Hamlet and Revenge

Revenge is on Hamlet's mind, but why does he fail to act for so long?

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Jamieson, Lee. "Hamlet and Revenge." ThoughtCo, Sep. 10, 2017, thoughtco.com/revenge-in-hamlet-2984979. Jamieson, Lee. (2017, September 10). Hamlet and Revenge. Retrieved from https://www.thoughtco.com/revenge-in-hamlet-2984979 Jamieson, Lee. "Hamlet and Revenge." ThoughtCo. https://www.thoughtco.com/revenge-in-hamlet-2984979 (accessed September 21, 2017).
Shakespeare's Hamlet
Hulton Archive - Stringer/Hulton Archive/Getty Images

It is interesting that what is arguably Shakespeare's greatest play, "Hamlet," is a revenge tragedy driven by a protagonist who spends most of the play contemplating revenge rather than exacting it.

Hamlet’s inability to avenge the murder of his father drives the plot and leads to the deaths of most of the major characters, including Polonius, Laertes, Ophelia, Gertrude, and Rosencrantz and Guildenstern.

And Hamlet himself is tortured by his indecision and his inability to kill his father's murderer, Claudius, throughout the play.

He finally exacts his revenge and kills Claudius, but it is too late for him to derive any satisfaction from it; Laertes has struck him with a poisoned foil and Hamlet dies shortly after.

Action and Inaction in Hamlet

To highlight Hamlet’s inability to take action, Shakespeare includes other characters capable of taking resolute and headstrong revenge as required. Fortinbras travels many miles to take his revenge and ultimately succeeds in conquering Denmark; Laertes plots to kill Hamlet to avenge the death of his father, Polonius.

Compared to these characters, Hamlet’s revenge is ineffectual. Once he decides to take action, he delays any action until the end of the play. It should be noted that this is not uncommon in Elizabethan revenge tragedies. What makes "Hamlet" different from other contemporary works is the way in which Shakespeare uses the delay to build Hamlet’s emotional and psychological complexity.

 The revenge itself ends up being almost an afterthought, and in many ways, is anticlimactic. 

Indeed, the famous "To be or not to be" soliloquy is Hamlet's debate with himself about what to do and whether it will matter. His desire to avenge his father becomes clearer as this speech continues. It's worth considering this soliloquy in its entirety.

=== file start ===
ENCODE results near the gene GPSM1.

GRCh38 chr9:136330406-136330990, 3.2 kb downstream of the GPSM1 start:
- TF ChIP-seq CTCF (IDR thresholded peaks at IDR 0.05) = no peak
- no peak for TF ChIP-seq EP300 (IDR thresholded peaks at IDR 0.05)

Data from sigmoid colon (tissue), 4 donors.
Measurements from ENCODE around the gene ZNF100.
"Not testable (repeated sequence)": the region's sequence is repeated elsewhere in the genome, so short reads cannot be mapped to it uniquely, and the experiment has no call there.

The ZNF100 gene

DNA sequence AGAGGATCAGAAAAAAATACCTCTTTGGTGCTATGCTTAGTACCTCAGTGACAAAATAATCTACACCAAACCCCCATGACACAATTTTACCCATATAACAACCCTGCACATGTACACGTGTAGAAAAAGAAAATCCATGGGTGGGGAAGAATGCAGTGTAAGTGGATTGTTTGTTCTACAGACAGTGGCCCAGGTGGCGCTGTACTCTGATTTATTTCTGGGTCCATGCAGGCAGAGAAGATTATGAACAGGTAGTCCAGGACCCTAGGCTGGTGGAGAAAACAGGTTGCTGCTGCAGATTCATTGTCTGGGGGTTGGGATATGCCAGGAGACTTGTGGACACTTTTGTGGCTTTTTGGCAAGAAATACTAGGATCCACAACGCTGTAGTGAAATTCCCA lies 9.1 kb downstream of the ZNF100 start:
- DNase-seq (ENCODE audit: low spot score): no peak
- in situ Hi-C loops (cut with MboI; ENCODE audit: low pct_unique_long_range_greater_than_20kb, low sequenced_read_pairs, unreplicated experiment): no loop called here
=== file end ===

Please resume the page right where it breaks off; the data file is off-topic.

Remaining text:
To be, or not to be- that is the question: 
Whether 'tis nobler in the mind to suffer 
The slings and arrows of outrageous fortune 
Or to take arms against a sea of troubles, 
And by opposing end them. To die- to sleep- 
No more; and by a sleep to say we end 
The heartache, and the thousand natural shocks 
That flesh is heir to. 'Tis a consummation 
Devoutly to be wish'd. To die- to sleep. 
To sleep- perchance to dream: ay, there's the rub! 
For in that sleep of death what dreams may come 
When we have shuffled off this mortal coil, 
Must give us pause. There's the respect 
That makes calamity of so long life. 
For who would bear the whips and scorns of time, 
Th' oppressor's wrong, the proud man's contumely, 
The pangs of despis'd love, the law's delay, 
The insolence of office, and the spurns 
That patient merit of th' unworthy takes, 
When he himself might his quietus make 
With a bare bodkin? Who would these fardels bear, 
To grunt and sweat under a weary life, 
But that the dread of something after death- 
The undiscover'd country, from whose bourn 
No traveler returns- puzzles the will, 
And makes us rather bear those ills we have 
Than fly to others that we know not of? 
Thus conscience does make cowards of us all, 
And thus the native hue of resolution 
Is sicklied o'er with the pale cast of thought, 
And enterprises of great pith and moment 
With this regard their currents turn awry 
And lose the name of action.- Soft you now! 
The fair Ophelia!- Nymph, in thy orisons 
Be all my sins rememb'red.

Despite this eloquent musing on the nature of self and sin and what actions he should take, Hamlet remains paralyzed by indecision.

How Hamlet's Revenge is Delayed

Hamlet’s revenge is delayed in three significant ways. First, he must establish Claudius’ guilt, which he does in Act 3, Scene 2 by presenting the murder of his father in a play. When Claudius storms out during the performance, Hamlet becomes convinced of his guilt.

Hamlet then considers his revenge at length, in contrast to the rash actions of Fortinbras and Laertes. For example, Hamlet has the opportunity to kill Claudius in Act 3, Scene 3. He draws his sword but is concerned that Claudius will go to heaven if killed while praying.

After killing Polonius, Hamlet is sent to England making it impossible for him to gain access to Claudius and carry out his revenge.

During his trip, he decides to become more headstrong in his desire for revenge.

Although he does ultimately kill Claudius in the final scene of the play, it's not due to any scheme or plan by Hamlet, rather, it is Claudius’ plan to kill Hamlet that backfires.

 

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Your Citation
Jamieson, Lee. "Hamlet and Revenge." ThoughtCo, Sep. 10, 2017, thoughtco.com/revenge-in-hamlet-2984979. Jamieson, Lee. (2017, September 10). Hamlet and Revenge. Retrieved from https://www.thoughtco.com/revenge-in-hamlet-2984979 Jamieson, Lee. "Hamlet and Revenge." ThoughtCo. https://www.thoughtco.com/revenge-in-hamlet-2984979 (accessed September 21, 2017).